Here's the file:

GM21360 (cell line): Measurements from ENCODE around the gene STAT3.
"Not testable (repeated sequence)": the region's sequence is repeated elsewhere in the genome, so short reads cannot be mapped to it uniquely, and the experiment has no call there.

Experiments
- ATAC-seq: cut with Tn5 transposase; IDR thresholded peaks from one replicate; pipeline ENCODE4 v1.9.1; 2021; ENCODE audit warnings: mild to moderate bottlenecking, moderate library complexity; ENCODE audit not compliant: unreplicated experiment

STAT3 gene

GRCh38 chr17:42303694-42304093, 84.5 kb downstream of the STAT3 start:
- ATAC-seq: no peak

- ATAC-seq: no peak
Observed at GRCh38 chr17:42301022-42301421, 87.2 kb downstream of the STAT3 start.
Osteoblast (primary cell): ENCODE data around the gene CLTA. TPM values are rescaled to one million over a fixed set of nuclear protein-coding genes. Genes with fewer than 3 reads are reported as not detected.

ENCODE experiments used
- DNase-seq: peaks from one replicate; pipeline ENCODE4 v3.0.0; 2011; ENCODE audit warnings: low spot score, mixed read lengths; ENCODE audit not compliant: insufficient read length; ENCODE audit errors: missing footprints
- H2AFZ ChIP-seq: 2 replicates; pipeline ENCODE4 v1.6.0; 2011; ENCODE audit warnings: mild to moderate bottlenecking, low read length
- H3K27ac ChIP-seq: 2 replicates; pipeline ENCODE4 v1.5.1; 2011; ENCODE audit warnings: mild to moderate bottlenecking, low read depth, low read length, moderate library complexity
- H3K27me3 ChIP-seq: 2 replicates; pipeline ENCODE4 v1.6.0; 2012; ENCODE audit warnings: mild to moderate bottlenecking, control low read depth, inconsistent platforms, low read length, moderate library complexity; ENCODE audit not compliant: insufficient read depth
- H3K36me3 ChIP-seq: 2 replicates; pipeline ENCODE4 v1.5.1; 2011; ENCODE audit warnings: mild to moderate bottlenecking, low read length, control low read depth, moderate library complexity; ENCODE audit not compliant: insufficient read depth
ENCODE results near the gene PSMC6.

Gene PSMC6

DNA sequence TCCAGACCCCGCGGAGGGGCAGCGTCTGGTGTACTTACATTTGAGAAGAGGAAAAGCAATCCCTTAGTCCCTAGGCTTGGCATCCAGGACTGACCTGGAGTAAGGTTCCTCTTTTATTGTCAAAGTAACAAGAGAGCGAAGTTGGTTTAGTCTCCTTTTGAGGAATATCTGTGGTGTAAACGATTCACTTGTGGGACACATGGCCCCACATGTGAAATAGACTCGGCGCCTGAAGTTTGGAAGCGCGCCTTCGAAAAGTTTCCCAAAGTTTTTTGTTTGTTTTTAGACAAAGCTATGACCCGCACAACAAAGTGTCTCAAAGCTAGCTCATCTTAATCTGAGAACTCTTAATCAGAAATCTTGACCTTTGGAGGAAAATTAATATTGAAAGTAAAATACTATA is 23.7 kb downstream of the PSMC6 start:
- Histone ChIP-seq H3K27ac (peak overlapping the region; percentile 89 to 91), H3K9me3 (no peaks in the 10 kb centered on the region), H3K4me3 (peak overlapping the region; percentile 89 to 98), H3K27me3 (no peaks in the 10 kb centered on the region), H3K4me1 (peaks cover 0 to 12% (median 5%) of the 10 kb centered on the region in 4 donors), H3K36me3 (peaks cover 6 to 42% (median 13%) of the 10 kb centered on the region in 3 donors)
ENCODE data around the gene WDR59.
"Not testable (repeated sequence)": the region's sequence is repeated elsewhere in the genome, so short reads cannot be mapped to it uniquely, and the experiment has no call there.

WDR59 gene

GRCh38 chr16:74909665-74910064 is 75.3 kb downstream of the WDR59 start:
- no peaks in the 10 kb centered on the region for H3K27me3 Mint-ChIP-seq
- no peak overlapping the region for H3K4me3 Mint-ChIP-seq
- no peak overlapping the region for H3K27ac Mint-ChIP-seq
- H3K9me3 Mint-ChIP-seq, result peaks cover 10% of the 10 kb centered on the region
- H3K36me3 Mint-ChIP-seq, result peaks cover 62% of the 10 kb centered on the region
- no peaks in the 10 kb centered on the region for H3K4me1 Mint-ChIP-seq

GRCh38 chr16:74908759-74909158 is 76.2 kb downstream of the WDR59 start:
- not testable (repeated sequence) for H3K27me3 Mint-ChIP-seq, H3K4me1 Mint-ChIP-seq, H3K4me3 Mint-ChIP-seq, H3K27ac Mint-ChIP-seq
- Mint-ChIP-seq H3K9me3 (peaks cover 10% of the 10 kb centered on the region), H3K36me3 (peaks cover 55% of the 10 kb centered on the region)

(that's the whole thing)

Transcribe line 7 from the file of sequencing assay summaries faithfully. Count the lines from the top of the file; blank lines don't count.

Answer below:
- ATAC-seq: no peak